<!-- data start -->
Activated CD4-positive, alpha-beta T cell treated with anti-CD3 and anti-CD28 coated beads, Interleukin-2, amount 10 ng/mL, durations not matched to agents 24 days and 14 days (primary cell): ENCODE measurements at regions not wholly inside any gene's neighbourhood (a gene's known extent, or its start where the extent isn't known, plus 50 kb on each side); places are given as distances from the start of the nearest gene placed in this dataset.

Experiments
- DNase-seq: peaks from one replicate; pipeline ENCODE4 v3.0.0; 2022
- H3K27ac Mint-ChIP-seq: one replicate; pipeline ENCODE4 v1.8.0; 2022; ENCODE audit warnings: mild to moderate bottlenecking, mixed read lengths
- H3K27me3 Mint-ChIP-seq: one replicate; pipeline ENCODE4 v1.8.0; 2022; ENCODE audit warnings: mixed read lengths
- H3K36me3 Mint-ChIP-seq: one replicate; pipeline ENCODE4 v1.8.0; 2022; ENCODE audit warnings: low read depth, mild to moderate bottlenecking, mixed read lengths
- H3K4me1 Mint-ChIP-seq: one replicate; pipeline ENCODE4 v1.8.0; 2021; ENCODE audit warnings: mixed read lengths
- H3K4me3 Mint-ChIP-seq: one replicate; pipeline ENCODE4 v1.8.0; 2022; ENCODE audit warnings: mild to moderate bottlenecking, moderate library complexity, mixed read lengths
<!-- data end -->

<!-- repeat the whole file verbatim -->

Activated CD4-positive, alpha-beta T cell treated with anti-CD3 and anti-CD28 coated beads, Interleukin-2, amount 10 ng/mL, durations not matched to agents 24 days and 14 days (primary cell): ENCODE measurements at regions not wholly inside any gene's neighbourhood (a gene's known extent, or its start where the extent isn't known, plus 50 kb on each side); places are given as distances from the start of the nearest gene placed in this dataset.

Experiments
- DNase-seq: peaks from one replicate; pipeline ENCODE4 v3.0.0; 2022
- H3K27ac Mint-ChIP-seq: one replicate; pipeline ENCODE4 v1.8.0; 2022; ENCODE audit warnings: mild to moderate bottlenecking, mixed read lengths
- H3K27me3 Mint-ChIP-seq: one replicate; pipeline ENCODE4 v1.8.0; 2022; ENCODE audit warnings: mixed read lengths
- H3K36me3 Mint-ChIP-seq: one replicate; pipeline ENCODE4 v1.8.0; 2022; ENCODE audit warnings: low read depth, mild to moderate bottlenecking, mixed read lengths
- H3K4me1 Mint-ChIP-seq: one replicate; pipeline ENCODE4 v1.8.0; 2021; ENCODE audit warnings: mixed read lengths
- H3K4me3 Mint-ChIP-seq: one replicate; pipeline ENCODE4 v1.8.0; 2022; ENCODE audit warnings: mild to moderate bottlenecking, moderate library complexity, mixed read lengths